Since Aug. 30, contract staff at Laurier have been in negotiations that affect about 375 of the professors currently teaching.

At this time the main goals of the contract are still the same, including job security, compensation, and benefits for contract employees. Michele Kramer, president of the Wilfrid Laurier University Faculty Association (WLUFA) explained that every time contracts end for staff, they almost always end up at the negotiation table. During these negotiations, anything that will cost the administration money is left until the end. Things such as office space, end dates of contracts, and other smaller issues are discussed first so the administration is able to see the big picture before deciding where to spend money.

Negotiations have now begun to discuss these main goals. There are about six members for each side at every meeting. However, the presidents from both sides cannot be present, in order to not influence the discussion.

At this point in the negotiations, there has been the request for conciliation. This occurs at the request of both sides when help is needed to move the bargaining along. The request is then filed to the Ministry of Labour and a conciliator is appointed. Greg Long was recently appointed as conciliator to assist in Laurier’s contract negotiations.

Possible dates have been given for future meetings in December, but there are no confirmed dates at this time. Kramer explained that this strategy can be incredibly helpful because the insight of someone who is not involved on either side of the negotiation is offered. The conciliator makes both sides look at what they have been debating in a new, fresh way.  If consolation is unable to move negotiations forward, there is the option of bringing in a mediator.

In the case of conciliation, and mediation if needed, both teams will often be put into an isolated area like a conference room at a local hotel. They remain there for at least two days, focusing solely on negotiating. In these isolated meetings, members are there for up to 15 hours at a time with no outside distractions. Kramer explained that having long meetings led by an unbiased party helps move things along much more quickly.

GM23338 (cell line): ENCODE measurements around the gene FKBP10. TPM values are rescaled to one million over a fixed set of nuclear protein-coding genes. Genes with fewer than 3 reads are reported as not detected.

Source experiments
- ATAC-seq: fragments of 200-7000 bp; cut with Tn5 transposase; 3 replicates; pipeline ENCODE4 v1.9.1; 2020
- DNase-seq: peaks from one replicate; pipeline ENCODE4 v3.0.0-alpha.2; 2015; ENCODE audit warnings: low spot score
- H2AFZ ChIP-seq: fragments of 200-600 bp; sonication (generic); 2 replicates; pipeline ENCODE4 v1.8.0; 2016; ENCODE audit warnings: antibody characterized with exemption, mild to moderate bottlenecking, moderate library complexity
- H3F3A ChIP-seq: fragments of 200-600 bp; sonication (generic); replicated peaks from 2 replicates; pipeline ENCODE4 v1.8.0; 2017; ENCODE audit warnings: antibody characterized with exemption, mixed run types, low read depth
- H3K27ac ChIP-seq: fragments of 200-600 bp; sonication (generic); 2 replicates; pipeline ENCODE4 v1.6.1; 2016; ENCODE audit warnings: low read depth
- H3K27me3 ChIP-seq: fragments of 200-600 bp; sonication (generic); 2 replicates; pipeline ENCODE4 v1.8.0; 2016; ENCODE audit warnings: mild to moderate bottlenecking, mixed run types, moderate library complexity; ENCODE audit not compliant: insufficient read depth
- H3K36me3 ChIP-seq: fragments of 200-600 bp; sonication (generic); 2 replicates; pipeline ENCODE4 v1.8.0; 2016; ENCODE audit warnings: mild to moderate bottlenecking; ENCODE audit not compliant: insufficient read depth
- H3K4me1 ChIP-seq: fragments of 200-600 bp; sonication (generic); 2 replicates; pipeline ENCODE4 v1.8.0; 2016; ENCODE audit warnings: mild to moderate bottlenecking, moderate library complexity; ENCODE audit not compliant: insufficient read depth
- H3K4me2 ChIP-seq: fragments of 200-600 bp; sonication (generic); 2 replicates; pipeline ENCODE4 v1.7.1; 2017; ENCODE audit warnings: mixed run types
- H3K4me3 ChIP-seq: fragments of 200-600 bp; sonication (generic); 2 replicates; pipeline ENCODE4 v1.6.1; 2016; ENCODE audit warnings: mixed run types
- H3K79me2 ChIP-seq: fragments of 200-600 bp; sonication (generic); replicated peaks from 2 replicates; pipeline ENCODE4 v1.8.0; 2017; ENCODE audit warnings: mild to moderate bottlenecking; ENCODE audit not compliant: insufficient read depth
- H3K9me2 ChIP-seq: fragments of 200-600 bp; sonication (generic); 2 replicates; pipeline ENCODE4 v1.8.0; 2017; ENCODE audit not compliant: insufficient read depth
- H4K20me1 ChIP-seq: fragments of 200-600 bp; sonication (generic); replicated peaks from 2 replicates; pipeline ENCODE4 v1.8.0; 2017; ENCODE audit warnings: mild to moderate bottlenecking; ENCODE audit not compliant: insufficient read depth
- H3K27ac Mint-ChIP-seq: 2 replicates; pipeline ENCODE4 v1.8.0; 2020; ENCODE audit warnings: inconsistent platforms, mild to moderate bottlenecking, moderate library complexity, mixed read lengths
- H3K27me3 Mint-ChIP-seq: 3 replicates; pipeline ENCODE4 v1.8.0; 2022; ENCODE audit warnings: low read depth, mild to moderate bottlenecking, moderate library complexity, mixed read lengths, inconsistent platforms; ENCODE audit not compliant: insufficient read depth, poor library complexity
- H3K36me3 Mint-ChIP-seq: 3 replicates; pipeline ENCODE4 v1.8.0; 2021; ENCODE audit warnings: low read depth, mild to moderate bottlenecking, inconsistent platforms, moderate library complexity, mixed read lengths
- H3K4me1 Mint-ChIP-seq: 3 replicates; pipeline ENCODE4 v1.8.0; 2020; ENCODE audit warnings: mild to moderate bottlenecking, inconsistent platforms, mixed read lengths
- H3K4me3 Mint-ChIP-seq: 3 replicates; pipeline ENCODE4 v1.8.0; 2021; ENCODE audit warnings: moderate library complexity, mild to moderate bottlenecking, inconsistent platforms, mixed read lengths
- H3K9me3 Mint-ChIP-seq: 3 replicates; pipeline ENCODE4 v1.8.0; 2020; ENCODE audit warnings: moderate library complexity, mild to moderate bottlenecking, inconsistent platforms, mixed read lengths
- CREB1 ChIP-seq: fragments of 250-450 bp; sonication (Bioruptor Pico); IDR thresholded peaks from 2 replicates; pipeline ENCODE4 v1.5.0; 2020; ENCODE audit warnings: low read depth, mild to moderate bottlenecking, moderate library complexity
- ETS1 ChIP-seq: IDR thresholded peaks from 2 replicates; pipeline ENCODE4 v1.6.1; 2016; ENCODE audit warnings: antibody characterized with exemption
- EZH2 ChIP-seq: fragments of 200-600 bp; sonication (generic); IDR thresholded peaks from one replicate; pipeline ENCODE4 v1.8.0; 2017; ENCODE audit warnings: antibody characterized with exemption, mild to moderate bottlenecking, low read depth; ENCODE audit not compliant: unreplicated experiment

The WLUFA and the administration will work with a conciliator for two to four days. At the end, if a deal is not reached, the conciliator will ask the ministry of labour for a no board report. Once this is requested, there is a 17-day “cooling off” period, at the end of which the administration is in a position to legally lock contract employees out. Contract employees are also allowed to legally strike at the end of this period. If the dates in December are confirmed and the meetings do take place, the earliest these effects could be seen is January.

As of right now, there is no immediate talk of a strike taking place. However, Kramer explained that every time negotiations take place, their team must always prepare for the worst. There is some strike preparation taking place at this time

In the event of a strike or lockout in the future, any WLU employee not effected is still required by their agreements to cross the picket line and do their jobs. This means that although a large amount of classes will be affected, not all will be postponed.

There is no exact deadline for when a contract needs to be finalized. Although the contracts ended on Aug. 30, the collective agreement of the contracts lasts a full year after they end. It is unlike for negotiations to last that long. If all goes well, both sides will have come to an agreement by the new year.

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